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Re-examining the 77-cent statistic

| Tuesday, February 4, 2014

In Conor Durkin’s Feb. 3rd article, “Examining the 77-cent myth,” he critiques President Obama and other statisticians for their deceptive use of the statistic that claims women make 77 cents for every dollar men earn.
Durkin is correct that the statistic does not directly point to an unjust treatment of women in the workplace. However, the statistic reveals something more broad than direct gender discrimination. Durkin claims there is a problem with the statistic itself, that it is a misleading comparison. Though the statistic does not provide an “apples to apples” comparison of individual workers, the real deception is that the statistic disguises an unfortunate consequence of woman’s socialization into American society. It reveals a work-life balance dilemma that is felt to a greater extent by women than by men.
The same factors Durkin points to in his article that account for the disparity in men and women’s earnings — namely, “women are more likely to work fewer hours or part-time,” “women are more likely to leave the workforce,” and they “tend to choose entrance into lower-paying fields” — reveal women’s situation based upon the responsibility of reproduction and their resulting choices from within that situation.
In our postmodern day, many women choose to go to school and to pursue careers based on individualistic ideals. As a result, there are increasing numbers of women achieving higher education and entering the workforce.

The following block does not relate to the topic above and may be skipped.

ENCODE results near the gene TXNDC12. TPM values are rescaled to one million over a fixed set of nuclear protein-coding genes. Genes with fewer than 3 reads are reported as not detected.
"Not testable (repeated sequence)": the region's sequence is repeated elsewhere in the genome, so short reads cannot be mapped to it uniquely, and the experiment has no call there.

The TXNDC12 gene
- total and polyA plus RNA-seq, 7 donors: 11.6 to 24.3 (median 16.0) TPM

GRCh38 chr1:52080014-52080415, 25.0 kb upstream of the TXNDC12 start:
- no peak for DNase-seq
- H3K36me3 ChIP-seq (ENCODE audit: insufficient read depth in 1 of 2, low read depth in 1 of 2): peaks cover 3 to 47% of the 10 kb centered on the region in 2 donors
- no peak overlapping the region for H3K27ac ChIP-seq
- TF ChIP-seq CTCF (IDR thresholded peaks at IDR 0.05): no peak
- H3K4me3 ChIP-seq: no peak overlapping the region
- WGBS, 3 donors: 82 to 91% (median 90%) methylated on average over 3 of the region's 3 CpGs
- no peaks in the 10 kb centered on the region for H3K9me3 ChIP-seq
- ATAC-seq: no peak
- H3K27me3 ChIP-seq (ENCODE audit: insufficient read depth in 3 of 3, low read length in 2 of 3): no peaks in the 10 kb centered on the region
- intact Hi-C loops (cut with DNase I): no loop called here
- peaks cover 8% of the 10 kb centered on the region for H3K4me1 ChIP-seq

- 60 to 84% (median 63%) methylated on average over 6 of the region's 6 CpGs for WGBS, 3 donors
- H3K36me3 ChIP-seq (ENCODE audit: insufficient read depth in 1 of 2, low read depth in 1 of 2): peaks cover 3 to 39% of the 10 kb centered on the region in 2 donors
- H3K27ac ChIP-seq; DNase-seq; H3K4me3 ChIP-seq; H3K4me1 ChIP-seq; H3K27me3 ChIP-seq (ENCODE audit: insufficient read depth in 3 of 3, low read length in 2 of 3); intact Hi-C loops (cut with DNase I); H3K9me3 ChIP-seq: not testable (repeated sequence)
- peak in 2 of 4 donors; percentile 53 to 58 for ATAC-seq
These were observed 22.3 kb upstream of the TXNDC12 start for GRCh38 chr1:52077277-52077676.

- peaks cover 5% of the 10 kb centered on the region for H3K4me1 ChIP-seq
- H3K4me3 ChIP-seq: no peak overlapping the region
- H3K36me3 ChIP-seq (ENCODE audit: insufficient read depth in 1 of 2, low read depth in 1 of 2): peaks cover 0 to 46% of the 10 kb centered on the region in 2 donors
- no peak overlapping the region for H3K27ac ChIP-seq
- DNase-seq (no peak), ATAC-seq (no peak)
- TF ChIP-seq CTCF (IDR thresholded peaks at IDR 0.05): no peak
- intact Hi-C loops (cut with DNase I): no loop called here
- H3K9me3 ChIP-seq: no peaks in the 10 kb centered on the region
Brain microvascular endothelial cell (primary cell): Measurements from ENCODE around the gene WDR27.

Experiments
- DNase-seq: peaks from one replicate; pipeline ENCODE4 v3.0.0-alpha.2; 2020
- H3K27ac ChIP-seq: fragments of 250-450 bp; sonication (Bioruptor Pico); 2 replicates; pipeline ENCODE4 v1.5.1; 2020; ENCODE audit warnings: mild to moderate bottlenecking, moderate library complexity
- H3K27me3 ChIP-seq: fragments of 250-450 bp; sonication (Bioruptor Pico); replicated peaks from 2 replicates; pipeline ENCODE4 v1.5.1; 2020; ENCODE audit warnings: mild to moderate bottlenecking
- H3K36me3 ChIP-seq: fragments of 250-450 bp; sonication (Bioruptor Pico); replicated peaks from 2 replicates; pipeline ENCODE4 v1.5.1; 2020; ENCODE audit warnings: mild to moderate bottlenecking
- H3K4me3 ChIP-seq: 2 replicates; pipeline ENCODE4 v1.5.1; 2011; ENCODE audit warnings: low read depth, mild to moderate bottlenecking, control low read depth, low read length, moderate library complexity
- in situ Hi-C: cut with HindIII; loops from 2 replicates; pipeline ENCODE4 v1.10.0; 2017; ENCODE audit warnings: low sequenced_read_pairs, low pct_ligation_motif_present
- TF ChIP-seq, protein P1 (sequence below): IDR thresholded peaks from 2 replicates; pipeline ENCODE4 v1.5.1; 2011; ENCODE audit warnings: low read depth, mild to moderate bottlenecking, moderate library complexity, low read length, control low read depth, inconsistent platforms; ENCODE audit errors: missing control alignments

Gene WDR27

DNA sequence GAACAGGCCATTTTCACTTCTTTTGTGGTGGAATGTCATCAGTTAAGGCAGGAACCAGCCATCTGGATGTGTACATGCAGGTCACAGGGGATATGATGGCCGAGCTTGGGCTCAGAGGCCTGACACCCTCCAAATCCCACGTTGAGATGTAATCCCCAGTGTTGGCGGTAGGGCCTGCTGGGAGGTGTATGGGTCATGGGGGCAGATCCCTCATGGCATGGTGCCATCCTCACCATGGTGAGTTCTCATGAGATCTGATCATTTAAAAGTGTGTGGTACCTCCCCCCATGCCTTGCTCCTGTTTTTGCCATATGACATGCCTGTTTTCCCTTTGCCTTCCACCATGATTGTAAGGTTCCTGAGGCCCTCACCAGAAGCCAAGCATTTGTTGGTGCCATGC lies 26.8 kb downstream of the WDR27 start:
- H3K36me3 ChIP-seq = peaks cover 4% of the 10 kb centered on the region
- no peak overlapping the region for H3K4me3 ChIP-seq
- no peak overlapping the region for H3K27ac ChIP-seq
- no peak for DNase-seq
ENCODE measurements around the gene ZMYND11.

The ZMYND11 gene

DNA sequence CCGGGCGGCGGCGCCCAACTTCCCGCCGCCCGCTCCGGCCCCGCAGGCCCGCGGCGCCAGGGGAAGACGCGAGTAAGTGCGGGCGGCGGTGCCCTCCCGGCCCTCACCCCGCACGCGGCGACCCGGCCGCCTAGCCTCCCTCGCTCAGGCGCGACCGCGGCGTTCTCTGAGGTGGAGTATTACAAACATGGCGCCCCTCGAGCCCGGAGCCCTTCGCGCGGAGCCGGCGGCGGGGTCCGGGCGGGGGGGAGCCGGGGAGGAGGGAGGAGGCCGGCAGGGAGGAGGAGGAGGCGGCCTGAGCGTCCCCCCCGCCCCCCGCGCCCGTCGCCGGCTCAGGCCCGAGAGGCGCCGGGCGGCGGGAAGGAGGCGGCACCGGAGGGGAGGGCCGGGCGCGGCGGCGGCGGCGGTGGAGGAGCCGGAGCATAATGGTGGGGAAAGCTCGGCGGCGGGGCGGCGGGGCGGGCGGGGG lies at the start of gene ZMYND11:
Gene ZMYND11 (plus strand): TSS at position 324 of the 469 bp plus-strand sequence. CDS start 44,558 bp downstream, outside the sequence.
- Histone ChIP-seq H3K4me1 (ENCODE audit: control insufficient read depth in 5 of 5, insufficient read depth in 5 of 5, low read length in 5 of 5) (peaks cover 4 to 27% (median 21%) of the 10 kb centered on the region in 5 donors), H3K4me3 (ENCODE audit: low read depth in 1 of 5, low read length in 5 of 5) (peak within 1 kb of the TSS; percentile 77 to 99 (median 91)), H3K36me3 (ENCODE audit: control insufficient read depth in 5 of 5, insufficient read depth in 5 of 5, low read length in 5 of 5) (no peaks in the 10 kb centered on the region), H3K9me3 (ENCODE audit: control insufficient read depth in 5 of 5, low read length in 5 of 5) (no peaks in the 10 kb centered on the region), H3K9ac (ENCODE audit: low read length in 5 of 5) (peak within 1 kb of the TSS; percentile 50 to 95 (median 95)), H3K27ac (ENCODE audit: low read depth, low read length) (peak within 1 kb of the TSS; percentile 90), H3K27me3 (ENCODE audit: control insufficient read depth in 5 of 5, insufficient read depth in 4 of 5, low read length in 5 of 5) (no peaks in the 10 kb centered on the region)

Kathleen Gerson and Jerry A. Jacob’s article, “The Work-Home Crunch” points out that “women’s strengthened commitment to paid employment has provided more economic resources to families and given couples more options for sharing the tasks of breadwinning and care-taking. Yet this revolution in women’s work has not been complemented by an equal growth in the amount of time men spend away from the job or in the availability of organized childcare.” It is the responsibility of women to find a replacement for the childrearing role in their absence.
As Gerson and Jacob suggest, because options are lacking, the burden often falls on women to care for their children, and their salaries suffer. It is suggested that lifetime earnings of women who take a motherhood trajectory is 10 to 33 percent less than those who choose a career path. This reduction is due to women’s lack of work when they take time off to care for their children, as well as their inability to progress in their fields.
Durkin is right to be concerned with the “underlying analysis” of the statistic, but perhaps he is asking the wrong questions. Instead of asking, “Are our government’s childcare and family leave policies inadequate for encouraging women to enter into higher-paying fields instead of those offering more flexibility?” we should instead explore the root of the problem. We should ask if the government is pandering to the gender expectations by offering leave policies so women can care for children. We should ask if we are perpetuating the indoctrination of females’ roles in which womanhood equals motherhood.

Jacqueline Cassidy is a junior
studying English with a minor in Philosophy, Religion and Literature. She can be reached at
[email protected]
The views expressed in this column are those of the author and not
necessarily those of The Observer.

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